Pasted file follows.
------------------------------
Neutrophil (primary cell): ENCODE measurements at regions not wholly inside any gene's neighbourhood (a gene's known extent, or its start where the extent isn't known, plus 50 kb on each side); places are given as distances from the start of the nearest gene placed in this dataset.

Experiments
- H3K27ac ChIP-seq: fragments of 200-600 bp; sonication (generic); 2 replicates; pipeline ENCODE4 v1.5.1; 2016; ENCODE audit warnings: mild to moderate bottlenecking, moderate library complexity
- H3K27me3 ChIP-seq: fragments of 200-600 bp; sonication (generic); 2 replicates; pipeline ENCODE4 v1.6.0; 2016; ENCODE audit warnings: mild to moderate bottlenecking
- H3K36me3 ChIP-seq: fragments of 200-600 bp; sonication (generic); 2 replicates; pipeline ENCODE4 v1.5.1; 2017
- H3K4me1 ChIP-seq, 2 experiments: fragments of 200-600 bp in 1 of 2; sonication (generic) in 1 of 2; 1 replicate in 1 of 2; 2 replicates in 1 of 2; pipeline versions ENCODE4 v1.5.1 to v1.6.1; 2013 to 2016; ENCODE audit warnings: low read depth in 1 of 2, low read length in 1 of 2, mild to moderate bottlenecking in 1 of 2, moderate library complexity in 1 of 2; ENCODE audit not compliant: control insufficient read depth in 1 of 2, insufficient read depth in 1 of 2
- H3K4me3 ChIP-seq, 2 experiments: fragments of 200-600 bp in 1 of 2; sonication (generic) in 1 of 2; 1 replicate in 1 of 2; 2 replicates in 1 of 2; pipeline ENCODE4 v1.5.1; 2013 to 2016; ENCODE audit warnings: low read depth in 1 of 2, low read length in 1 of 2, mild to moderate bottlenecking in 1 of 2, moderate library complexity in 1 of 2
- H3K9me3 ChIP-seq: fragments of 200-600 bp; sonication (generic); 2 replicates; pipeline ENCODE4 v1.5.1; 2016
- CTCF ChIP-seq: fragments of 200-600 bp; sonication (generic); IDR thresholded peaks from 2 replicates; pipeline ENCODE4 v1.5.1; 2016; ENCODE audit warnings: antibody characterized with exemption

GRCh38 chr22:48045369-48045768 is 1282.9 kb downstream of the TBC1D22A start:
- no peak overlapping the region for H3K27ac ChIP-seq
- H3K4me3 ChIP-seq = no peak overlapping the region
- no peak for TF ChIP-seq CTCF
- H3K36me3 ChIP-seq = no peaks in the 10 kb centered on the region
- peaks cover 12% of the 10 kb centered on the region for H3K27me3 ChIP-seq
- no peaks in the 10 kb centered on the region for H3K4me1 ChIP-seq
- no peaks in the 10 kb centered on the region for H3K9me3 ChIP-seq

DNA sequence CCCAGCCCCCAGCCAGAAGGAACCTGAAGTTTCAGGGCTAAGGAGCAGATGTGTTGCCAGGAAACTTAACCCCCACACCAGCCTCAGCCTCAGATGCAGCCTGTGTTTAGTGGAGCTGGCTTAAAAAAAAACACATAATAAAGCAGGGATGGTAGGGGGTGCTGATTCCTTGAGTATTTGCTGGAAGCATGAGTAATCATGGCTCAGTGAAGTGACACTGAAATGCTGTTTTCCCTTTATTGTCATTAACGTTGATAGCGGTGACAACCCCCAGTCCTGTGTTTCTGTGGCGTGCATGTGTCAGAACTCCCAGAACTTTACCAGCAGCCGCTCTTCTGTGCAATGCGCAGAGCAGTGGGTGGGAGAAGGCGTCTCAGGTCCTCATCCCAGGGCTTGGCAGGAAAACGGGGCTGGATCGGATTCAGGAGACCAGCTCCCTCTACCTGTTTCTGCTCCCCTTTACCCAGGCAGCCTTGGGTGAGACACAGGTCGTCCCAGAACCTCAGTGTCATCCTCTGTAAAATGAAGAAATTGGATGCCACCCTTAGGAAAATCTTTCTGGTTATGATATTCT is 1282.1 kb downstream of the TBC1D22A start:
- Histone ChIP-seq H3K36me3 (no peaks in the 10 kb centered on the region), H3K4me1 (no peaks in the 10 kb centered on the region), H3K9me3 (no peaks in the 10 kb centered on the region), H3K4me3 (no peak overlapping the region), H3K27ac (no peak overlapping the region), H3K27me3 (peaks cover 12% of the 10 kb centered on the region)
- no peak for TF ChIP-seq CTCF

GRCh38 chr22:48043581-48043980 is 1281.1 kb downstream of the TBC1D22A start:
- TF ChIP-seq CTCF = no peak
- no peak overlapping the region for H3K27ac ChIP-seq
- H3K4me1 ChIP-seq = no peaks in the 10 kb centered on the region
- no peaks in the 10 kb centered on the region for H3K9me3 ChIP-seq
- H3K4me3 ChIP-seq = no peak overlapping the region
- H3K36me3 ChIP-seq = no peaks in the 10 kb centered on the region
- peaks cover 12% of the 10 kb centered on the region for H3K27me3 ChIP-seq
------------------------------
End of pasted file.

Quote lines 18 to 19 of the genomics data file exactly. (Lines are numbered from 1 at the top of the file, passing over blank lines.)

DNA sequence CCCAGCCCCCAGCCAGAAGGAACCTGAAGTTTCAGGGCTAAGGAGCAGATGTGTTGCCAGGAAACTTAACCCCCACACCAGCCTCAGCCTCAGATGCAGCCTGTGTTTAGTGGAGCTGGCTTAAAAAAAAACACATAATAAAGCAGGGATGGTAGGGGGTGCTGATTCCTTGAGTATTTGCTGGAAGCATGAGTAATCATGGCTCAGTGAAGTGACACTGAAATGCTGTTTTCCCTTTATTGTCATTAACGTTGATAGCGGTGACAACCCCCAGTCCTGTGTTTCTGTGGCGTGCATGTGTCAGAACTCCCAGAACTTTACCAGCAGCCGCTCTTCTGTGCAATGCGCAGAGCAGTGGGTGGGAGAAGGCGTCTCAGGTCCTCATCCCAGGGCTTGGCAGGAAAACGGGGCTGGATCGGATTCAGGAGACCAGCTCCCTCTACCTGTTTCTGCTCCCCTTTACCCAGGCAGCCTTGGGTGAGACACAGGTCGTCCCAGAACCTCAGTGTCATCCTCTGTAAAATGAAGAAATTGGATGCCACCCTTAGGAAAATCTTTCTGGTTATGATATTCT is 1282.1 kb downstream of the TBC1D22A start:
- Histone ChIP-seq H3K36me3 (no peaks in the 10 kb centered on the region), H3K4me1 (no peaks in the 10 kb centered on the region), H3K9me3 (no peaks in the 10 kb centered on the region), H3K4me3 (no peak overlapping the region), H3K27ac (no peak overlapping the region), H3K27me3 (peaks cover 12% of the 10 kb centered on the region)